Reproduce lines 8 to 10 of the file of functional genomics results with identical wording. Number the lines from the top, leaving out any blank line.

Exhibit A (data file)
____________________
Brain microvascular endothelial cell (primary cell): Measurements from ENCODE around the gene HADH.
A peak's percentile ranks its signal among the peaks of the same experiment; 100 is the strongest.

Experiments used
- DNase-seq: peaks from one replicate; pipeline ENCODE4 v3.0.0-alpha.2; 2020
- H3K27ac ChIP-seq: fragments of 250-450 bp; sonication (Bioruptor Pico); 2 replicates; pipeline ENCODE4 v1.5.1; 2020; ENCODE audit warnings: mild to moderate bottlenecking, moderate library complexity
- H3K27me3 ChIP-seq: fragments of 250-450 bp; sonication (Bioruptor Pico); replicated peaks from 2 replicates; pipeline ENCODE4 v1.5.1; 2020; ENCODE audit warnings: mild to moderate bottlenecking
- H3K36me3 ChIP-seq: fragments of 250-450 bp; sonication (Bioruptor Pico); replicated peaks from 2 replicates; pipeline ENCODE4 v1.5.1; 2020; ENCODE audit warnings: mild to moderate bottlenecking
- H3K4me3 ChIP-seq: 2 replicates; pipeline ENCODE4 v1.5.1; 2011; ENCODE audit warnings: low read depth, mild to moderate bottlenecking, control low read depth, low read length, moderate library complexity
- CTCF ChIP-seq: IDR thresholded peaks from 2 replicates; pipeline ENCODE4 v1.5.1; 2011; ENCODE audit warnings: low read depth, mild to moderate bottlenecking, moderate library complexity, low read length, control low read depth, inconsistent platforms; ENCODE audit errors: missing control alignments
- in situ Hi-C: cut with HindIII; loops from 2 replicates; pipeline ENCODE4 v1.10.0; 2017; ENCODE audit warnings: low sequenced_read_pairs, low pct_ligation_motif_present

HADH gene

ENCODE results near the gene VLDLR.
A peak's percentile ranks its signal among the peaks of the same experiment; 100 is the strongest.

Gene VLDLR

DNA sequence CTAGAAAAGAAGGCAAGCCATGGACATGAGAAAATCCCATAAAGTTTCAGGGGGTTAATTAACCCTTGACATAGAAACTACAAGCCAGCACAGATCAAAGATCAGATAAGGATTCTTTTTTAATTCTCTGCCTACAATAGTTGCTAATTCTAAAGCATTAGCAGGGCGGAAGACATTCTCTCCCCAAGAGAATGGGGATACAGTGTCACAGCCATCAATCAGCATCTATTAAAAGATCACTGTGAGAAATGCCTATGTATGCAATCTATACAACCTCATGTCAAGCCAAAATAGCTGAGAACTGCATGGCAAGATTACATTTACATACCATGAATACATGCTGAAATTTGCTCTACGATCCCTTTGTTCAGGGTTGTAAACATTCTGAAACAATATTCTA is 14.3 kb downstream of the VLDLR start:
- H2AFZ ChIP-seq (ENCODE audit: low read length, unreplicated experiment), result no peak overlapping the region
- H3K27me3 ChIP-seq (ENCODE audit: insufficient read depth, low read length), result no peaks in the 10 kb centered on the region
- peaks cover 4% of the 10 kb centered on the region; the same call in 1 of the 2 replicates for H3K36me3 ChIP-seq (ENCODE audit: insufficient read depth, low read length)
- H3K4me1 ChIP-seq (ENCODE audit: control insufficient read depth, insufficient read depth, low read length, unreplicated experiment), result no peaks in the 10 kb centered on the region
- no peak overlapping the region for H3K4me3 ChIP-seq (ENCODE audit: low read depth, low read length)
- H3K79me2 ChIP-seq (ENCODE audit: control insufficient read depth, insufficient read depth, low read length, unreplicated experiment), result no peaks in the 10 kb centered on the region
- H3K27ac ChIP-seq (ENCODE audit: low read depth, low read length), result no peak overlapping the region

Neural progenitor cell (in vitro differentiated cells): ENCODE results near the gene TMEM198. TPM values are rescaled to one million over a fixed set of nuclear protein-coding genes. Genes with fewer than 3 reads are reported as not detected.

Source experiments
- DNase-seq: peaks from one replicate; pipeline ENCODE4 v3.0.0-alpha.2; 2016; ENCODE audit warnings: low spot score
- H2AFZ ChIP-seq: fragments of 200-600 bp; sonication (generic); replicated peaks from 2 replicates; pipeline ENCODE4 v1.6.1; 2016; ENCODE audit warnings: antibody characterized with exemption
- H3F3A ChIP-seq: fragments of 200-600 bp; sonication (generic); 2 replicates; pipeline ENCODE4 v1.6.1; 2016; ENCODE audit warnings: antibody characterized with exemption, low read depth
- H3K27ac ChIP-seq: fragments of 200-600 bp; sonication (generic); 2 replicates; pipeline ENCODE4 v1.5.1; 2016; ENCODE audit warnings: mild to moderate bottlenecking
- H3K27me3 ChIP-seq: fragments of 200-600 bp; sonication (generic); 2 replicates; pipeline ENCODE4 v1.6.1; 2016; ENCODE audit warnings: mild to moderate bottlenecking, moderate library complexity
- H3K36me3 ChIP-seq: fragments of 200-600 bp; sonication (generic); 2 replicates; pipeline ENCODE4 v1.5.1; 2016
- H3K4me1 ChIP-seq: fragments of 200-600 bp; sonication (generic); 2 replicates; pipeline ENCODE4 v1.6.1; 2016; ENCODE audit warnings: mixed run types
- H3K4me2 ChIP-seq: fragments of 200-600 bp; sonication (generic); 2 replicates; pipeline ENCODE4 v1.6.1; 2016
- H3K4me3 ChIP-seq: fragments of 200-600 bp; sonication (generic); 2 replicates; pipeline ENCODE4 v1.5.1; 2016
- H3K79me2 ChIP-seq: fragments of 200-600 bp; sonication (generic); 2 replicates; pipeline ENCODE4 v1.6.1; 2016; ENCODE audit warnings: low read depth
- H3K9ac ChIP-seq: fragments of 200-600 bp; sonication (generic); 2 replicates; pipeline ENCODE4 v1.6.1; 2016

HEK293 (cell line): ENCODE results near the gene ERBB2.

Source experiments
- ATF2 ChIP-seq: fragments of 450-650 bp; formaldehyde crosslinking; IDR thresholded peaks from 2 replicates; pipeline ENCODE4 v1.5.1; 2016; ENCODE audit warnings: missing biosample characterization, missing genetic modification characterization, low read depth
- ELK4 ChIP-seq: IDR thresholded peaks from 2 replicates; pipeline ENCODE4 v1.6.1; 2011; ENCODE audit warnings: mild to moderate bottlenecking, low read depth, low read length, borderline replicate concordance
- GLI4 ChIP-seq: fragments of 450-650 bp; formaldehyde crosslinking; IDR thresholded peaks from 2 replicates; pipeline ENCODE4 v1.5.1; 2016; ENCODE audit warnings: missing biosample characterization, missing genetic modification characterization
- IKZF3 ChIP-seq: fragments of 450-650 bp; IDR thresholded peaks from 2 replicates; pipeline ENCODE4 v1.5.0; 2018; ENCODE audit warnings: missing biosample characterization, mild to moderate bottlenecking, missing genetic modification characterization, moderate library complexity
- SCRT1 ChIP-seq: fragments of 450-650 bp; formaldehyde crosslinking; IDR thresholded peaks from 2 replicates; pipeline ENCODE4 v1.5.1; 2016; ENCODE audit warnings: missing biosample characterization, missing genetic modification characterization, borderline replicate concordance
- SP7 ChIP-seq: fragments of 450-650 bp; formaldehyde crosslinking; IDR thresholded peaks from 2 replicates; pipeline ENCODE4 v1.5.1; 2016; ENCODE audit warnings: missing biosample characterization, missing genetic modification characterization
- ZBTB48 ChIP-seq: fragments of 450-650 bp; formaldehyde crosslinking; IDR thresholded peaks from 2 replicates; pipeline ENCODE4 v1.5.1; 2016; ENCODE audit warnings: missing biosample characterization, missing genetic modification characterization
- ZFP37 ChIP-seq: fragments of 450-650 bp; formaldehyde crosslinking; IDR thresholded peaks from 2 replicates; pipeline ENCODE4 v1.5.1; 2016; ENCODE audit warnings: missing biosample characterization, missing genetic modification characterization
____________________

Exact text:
- H3K4me3 ChIP-seq: 2 replicates; pipeline ENCODE4 v1.5.1; 2011; ENCODE audit warnings: low read depth, mild to moderate bottlenecking, control low read depth, low read length, moderate library complexity
- CTCF ChIP-seq: IDR thresholded peaks from 2 replicates; pipeline ENCODE4 v1.5.1; 2011; ENCODE audit warnings: low read depth, mild to moderate bottlenecking, moderate library complexity, low read length, control low read depth, inconsistent platforms; ENCODE audit errors: missing control alignments
- in situ Hi-C: cut with HindIII; loops from 2 replicates; pipeline ENCODE4 v1.10.0; 2017; ENCODE audit warnings: low sequenced_read_pairs, low pct_ligation_motif_present